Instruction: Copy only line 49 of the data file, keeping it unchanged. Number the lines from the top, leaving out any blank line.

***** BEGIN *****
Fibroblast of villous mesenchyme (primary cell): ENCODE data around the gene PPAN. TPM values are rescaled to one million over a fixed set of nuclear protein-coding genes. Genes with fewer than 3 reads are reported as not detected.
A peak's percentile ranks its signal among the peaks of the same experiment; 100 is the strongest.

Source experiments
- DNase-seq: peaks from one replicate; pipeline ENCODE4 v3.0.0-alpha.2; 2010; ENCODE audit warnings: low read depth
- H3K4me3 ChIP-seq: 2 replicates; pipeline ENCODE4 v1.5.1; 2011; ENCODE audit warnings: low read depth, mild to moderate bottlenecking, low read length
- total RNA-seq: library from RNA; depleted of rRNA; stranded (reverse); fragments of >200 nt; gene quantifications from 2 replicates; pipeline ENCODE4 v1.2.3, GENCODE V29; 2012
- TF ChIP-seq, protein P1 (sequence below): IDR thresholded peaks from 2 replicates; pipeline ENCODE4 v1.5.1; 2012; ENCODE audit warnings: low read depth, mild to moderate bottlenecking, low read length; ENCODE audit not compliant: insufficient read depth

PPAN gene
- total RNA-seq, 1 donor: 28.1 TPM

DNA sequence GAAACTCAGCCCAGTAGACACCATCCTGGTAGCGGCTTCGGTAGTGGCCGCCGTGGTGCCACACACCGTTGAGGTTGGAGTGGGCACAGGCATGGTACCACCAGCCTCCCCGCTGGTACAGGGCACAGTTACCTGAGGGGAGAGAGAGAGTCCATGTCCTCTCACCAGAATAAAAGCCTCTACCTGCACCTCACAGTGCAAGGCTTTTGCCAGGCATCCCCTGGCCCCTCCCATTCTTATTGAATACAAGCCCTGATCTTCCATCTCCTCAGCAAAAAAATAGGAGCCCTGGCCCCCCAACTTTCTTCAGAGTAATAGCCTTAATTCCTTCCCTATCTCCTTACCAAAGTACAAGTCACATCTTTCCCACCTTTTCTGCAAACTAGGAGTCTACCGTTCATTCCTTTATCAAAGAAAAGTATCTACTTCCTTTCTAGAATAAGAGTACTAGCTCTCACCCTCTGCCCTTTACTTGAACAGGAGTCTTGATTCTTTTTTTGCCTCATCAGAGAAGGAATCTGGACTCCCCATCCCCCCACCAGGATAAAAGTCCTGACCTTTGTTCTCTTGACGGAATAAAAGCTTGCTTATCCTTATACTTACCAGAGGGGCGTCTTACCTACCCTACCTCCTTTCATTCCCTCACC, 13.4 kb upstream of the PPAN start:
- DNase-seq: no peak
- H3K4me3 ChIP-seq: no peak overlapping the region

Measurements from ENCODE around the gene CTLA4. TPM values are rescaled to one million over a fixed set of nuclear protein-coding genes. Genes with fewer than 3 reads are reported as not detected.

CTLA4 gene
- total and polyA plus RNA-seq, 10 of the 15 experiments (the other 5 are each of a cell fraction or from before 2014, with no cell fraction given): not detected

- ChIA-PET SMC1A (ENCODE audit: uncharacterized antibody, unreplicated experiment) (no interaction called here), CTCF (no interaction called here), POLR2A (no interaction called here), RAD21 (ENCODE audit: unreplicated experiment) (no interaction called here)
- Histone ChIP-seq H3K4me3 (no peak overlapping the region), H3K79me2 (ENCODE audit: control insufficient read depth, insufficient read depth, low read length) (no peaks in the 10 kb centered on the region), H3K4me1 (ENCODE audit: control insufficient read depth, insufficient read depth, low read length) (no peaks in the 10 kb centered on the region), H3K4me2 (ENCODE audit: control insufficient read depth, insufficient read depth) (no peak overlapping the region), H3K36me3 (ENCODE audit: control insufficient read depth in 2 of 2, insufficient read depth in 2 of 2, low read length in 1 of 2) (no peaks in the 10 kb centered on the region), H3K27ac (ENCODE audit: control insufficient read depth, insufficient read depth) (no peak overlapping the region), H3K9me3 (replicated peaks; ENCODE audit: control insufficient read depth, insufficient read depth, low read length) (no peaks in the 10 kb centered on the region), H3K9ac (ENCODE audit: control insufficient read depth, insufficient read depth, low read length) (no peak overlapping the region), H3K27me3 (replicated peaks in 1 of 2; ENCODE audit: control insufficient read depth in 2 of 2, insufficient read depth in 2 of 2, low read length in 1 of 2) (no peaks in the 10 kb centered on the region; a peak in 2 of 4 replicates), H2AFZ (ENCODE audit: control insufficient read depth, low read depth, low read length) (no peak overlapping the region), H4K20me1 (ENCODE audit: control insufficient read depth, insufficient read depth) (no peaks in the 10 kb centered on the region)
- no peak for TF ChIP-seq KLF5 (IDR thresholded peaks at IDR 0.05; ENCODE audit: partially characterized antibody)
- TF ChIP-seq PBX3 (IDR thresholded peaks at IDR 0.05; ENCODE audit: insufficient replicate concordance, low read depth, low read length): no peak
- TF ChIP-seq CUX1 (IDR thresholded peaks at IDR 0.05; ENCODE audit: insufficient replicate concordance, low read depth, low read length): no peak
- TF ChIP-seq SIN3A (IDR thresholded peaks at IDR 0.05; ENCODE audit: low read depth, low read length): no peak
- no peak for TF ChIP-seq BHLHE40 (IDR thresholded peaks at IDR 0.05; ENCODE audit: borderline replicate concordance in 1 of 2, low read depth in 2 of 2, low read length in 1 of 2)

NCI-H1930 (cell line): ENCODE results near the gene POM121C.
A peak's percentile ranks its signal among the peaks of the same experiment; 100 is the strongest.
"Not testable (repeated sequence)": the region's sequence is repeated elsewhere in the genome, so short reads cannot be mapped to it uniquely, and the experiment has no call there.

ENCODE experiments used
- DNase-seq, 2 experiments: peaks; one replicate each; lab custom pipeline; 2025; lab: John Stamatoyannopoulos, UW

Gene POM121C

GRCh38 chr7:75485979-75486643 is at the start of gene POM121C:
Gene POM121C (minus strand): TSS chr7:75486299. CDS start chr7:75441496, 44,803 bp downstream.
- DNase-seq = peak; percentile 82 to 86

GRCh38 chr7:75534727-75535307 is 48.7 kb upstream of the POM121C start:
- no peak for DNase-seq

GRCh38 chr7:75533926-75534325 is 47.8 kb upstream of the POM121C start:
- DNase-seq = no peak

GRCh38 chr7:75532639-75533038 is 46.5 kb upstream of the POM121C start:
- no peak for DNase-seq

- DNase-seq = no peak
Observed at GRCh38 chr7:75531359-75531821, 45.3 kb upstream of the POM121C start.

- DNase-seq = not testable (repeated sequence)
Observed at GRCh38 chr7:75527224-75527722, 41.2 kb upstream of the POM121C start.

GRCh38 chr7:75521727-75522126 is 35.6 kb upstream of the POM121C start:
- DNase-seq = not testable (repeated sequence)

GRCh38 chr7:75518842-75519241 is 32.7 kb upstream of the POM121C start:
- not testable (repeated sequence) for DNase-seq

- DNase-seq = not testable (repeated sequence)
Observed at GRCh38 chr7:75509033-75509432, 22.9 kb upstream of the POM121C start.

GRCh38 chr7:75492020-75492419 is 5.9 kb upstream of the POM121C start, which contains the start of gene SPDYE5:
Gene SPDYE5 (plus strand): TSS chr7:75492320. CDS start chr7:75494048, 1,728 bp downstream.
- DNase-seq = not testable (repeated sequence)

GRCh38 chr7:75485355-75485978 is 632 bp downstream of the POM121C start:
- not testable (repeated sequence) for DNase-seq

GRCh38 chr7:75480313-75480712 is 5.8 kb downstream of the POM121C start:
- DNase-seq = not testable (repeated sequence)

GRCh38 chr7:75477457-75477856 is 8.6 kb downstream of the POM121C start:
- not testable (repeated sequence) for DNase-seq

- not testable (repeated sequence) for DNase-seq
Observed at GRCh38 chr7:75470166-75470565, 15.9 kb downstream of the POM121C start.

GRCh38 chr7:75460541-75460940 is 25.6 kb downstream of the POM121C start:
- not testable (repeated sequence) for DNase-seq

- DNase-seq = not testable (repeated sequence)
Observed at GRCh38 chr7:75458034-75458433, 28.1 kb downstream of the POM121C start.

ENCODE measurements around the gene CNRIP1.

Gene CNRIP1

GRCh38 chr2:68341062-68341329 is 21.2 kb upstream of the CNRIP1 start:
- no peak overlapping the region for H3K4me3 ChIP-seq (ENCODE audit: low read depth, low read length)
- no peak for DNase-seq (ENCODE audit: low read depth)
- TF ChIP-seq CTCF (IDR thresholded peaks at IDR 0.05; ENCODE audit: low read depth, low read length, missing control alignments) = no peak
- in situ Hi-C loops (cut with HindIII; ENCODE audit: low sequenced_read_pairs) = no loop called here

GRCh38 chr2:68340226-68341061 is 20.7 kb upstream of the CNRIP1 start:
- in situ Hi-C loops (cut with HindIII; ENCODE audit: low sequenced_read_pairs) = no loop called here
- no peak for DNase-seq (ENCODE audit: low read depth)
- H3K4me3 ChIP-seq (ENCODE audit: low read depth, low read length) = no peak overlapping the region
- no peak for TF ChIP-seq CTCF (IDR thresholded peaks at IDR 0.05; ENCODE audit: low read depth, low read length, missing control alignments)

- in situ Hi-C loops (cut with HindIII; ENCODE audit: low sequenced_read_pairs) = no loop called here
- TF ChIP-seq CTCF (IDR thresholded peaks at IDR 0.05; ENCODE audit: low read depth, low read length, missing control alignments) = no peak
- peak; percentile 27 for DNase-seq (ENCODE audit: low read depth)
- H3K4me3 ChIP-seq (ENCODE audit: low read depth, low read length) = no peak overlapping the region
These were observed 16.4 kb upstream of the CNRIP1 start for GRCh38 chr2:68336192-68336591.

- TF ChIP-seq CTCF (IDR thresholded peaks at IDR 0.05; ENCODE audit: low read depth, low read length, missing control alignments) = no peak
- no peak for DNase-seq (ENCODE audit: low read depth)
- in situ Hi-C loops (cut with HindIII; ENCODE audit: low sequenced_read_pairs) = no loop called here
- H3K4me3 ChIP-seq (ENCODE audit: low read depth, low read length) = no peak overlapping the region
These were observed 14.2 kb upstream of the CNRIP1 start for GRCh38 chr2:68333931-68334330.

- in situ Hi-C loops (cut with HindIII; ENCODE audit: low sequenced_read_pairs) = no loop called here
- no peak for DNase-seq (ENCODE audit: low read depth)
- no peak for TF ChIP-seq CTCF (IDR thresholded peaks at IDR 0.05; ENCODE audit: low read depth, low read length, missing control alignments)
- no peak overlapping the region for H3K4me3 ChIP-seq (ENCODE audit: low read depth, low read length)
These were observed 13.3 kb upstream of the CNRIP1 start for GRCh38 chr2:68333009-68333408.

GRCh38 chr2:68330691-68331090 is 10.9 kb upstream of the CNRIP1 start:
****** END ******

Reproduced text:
Gene SPDYE5 (plus strand): TSS chr7:75492320. CDS start chr7:75494048, 1,728 bp downstream.